Technology expert Jessica Furseth says as the popularity of emojis continues to grow, it’s almost inevitable that we’ll start to see them creep into the workplace.
“The technologies people like to use with friends have a tendency to seep into the workplace,” she said and while the jury may be out on how appropriate they are, Furseth says they could come with some benefits.
“As colleagues increasingly work remotely, emoji could be just the ticket to re-introduce some of that non-verbal interaction that is lost when people don’t work in the same room anymore,” she said.
Fred Benenson agrees – he says emojis are a valuable contribution to modern language and communication, much of which takes place electronically.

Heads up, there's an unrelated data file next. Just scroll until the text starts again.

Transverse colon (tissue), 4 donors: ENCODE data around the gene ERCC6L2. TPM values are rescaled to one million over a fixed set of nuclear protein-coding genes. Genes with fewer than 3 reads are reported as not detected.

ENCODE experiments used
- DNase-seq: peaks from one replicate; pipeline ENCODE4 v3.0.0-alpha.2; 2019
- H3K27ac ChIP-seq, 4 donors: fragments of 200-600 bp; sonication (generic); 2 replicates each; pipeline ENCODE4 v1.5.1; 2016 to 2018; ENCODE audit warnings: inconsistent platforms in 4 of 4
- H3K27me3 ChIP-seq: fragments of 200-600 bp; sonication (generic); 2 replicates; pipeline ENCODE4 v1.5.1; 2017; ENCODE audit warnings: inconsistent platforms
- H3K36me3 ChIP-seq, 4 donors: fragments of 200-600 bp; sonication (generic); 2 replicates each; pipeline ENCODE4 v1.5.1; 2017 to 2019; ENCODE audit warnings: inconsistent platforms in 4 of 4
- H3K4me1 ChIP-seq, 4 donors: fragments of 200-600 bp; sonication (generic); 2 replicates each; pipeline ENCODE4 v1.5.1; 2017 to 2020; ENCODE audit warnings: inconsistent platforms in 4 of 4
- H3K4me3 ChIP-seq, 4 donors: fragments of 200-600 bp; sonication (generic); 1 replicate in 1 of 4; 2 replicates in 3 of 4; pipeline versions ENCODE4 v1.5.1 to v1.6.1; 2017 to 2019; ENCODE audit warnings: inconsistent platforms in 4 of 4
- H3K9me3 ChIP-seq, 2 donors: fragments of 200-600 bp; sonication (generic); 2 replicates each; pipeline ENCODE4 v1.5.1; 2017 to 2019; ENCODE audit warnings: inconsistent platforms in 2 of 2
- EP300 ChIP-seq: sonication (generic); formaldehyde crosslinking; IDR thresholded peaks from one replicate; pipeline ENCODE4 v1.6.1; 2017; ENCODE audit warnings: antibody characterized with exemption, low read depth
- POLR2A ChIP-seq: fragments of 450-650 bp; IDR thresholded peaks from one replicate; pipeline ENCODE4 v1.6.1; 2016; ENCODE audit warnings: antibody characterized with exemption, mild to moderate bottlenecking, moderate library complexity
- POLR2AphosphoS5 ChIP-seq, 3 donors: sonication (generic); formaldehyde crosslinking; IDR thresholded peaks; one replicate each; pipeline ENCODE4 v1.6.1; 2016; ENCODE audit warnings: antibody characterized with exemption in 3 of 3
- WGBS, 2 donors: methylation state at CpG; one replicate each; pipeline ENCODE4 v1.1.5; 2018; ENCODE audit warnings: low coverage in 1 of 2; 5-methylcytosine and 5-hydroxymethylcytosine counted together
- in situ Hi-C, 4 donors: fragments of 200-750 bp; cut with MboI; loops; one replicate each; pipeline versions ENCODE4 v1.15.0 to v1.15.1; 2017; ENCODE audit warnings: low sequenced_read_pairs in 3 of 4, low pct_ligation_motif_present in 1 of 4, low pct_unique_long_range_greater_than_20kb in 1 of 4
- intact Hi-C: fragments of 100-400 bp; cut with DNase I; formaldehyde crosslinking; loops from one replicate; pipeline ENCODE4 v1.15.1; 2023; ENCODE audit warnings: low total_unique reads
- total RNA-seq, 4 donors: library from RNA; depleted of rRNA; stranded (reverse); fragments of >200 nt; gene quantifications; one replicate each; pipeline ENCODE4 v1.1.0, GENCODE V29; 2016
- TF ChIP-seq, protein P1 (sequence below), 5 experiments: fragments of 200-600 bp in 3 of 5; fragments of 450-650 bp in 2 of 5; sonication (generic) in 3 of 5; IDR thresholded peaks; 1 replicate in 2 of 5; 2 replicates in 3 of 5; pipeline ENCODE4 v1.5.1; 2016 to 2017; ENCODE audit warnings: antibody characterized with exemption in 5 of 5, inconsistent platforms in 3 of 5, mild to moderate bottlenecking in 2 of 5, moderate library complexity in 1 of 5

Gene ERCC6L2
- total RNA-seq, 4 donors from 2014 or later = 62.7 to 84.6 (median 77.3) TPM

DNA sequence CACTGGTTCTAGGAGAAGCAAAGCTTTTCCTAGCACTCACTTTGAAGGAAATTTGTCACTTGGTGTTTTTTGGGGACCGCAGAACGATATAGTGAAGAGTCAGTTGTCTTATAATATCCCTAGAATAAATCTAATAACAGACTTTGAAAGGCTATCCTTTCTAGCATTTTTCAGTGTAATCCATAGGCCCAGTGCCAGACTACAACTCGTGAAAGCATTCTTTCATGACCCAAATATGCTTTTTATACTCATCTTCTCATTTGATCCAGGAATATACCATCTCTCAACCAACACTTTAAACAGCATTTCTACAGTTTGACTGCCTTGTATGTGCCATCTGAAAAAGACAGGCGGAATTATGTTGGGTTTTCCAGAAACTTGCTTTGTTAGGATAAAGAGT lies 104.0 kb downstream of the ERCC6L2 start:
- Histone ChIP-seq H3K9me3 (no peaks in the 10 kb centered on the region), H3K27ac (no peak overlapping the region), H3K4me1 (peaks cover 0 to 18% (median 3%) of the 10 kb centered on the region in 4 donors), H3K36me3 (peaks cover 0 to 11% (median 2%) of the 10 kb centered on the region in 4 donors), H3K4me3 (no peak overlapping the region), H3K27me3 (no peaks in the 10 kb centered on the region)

“The fact that emoji is available in software legitimises it as a form of human expression,” he argues. “And especially now – we’re so intimate with these devices and we’re saying some of our most compelling things to each other in the form of text messages and social media.”
However, it shouldn’t come as much of a surprise to see him agreeing – Benenson is credited with creating the world’s first emoji translation of the Herman Melville classic, Moby Dick.
Emojis have become an integral part of many people’s digital interactions – but what about when it comes to business? Should smiley faces and funny images be banned or is it finally time to accept them as a welcome addition to a global language?